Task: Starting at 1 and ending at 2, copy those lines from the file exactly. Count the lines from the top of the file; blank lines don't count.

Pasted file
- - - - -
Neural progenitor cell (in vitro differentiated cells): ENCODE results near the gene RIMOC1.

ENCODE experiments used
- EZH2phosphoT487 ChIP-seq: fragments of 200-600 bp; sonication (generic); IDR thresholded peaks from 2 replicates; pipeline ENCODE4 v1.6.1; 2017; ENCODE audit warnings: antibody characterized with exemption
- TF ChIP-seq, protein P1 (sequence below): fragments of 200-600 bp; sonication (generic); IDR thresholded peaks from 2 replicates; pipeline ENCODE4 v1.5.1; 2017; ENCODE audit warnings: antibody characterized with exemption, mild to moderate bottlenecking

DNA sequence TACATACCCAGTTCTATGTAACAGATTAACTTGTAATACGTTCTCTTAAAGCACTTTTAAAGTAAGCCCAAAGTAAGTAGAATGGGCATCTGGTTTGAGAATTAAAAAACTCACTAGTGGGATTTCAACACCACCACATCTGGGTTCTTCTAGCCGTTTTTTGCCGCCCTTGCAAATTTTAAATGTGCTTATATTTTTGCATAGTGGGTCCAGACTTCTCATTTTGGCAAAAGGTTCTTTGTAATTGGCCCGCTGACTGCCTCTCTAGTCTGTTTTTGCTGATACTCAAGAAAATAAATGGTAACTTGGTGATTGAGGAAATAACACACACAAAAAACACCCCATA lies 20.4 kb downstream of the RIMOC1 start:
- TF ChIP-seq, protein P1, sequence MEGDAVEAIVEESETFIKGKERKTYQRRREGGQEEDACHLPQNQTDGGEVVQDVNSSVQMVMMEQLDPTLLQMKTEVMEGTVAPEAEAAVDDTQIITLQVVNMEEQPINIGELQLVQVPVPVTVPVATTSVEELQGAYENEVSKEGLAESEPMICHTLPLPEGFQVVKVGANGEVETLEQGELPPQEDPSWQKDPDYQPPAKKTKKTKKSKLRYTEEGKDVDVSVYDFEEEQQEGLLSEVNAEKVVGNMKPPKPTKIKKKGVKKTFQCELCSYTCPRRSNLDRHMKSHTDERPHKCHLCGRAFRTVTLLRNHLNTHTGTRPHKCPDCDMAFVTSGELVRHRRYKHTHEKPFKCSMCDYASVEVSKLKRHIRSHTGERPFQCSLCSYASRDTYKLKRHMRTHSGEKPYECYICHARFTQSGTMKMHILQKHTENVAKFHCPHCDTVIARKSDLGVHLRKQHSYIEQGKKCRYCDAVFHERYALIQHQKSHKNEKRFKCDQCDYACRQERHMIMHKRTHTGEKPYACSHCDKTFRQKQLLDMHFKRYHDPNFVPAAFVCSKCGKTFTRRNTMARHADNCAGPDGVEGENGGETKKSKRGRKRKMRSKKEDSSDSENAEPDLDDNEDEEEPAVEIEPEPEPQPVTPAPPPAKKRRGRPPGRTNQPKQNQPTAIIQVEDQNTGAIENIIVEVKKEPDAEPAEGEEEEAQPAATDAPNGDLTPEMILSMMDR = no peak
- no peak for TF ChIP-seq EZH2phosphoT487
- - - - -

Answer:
Neural progenitor cell (in vitro differentiated cells): ENCODE results near the gene RIMOC1.

ENCODE experiments used